5. Another contention raised on behalf of the appellant which has to be accepted is that the authorship of letters Exhibits P. 5 to P.8 remains unproved and that, therefore, it cannot be said that the first three of them were written by Mota Singh above mentioned and the fourth by Bhan Singh aforesaid. Not only has every one of the P. Ws. 1 to 9 remained silent on the point but the same is true of the plaintiff herself. The plaintiff, in fact, is illiterate and was not in a position to identify the handwriting or signatures of her uncle or Bhan Singh. But surely other persons who were conversant with such handwriting and signatures could and should have been produced at the trial before the plaintiff could rely on the letters as evidence in support of her case. Merely because the letters were tendered in evidence and exhibited is no reason why their authorship should be taken as what it purports to be.
6. All the same I do not agree with Mr. Majithia that the plaintiff has failed to prove that she was the daughter of Mota Singh's brother Harnam Singh. In my opinion, the oral evidence adduced by the plaintiff is sufficient proof of the fact. Reference in this connection may be made to her own deposition and that of Sardara Singh (P. W. 3). Both of them have stated on oath that during the lifetime of Harnam Singh, the latter and the plaintiff treated each other as father and daughter respectively. This testimony squarely falls within the ambit of Section 50 of the Indian Evidence Act inasmuch as it proves the opinion, expressed by conduct, as to the existence of the relationship of father and daughter between Harnam Singh and the plaintiff, both of whom being members of a family had special means of knowledge on the subject.
Mr. Majithia has argued that a witness who gives evidence about such opinion as is referred to in Section 50 must himself be having special means of knowledge about the relationship in question but that is not what the section provides. The special means of knowledge which the section speaks of are means which the person whose opinion is sought to be proved must have. The language of the section does not warrant the interpretation that such means must be had by the witness who proves the opinion iD question.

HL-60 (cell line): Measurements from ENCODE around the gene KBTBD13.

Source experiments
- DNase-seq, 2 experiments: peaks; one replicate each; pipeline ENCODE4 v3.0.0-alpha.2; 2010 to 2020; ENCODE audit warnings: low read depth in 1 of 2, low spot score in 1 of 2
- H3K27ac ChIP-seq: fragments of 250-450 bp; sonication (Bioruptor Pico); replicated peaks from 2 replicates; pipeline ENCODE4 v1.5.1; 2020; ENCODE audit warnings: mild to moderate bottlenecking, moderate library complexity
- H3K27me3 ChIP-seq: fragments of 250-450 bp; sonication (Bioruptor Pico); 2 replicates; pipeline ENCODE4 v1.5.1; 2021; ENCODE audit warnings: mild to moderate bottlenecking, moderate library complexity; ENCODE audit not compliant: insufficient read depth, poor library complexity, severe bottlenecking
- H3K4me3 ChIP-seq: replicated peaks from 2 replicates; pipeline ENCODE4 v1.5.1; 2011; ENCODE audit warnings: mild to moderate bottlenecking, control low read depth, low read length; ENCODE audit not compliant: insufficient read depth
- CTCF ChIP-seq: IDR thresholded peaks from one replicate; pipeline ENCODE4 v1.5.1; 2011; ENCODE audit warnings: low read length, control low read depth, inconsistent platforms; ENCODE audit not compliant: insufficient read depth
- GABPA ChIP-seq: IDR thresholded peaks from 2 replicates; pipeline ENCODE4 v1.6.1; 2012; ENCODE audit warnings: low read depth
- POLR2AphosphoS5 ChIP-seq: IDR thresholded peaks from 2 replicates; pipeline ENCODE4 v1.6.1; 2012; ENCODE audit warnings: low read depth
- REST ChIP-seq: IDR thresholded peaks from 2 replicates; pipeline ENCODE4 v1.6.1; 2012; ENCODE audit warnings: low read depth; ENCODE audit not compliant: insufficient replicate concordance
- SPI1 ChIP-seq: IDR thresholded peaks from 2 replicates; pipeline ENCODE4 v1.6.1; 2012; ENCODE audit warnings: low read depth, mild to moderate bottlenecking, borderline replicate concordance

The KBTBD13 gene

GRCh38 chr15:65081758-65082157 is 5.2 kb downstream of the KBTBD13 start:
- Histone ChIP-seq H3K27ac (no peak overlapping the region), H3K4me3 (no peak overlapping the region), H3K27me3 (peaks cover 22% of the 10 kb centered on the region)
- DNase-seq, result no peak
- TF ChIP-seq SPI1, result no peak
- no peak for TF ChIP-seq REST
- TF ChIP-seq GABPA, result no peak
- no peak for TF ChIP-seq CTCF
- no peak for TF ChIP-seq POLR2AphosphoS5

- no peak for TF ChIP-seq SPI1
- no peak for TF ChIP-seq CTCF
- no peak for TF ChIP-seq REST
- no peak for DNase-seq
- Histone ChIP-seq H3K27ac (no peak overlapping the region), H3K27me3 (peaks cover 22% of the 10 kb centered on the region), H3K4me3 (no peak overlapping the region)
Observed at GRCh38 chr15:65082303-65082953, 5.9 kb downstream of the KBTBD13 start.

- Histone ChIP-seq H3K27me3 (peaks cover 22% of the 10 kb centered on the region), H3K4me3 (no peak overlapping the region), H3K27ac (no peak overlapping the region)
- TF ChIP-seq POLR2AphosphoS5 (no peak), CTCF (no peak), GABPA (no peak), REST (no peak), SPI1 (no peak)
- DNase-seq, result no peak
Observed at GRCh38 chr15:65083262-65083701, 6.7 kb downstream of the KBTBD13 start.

Nor am I impressed by the contention raised on behalf of the appellant that the testimony of Sardara Singh (P. W. 3) and Attar Kaur (P. W. 10) should be regarded as hearsay for the reason that neither of them has stated that he or she was present at the time when Harnam Singh conducted himself as alleged. It is true that neither Sardara Singh (P. W. 3) nor Attar Kaur (P. W. 10) asserted in so many words that the relevant conduct of Harnam Singh manifested itself in his or her presence, but the circumstance, in my opinion, does not lead to the inference that the testimony of the two witnesses must be regarded as hearsay. The relevant portion of the testimony of Sardara Singh runs thus:
'I know Attar Kaur, she is the daughter of Harnam Singh of my village. Harnam Singh and Mota Singh deceased were brothers inter se. Harnam Singh used to call Attar Kaur his daughter and Attar Kaur used to address him as her father.'
As already stated, the witness hails from Chola Sahib. The averments made by him in his deposition must be taken to have been made on the basis of personal knowledge unless the fact was challenged and the reality shown to be otherwise. I may add that the witness is a Lambardar and may well be presumed to be coming into contact with most of the residents of his village. In any case, the statement in the witness-box of the plaintiff herself is practically a clincher against the defendant who has not set up any alternative case in regard to the plaintiff's paternity, there being not even a suggestion that she is the daughter of any person other than Harnam Singh brother of Mota Singh. Obviously when she state that the said Harnam Singh used to conduct himself as her father, she is speaking from personal knowledge and her testimony cannot be rejected as being hearsay.
7. Holding that the concurrent finding of fact arrived at by the Courts below is correct, I dismiss the appeal with costs as being without substance.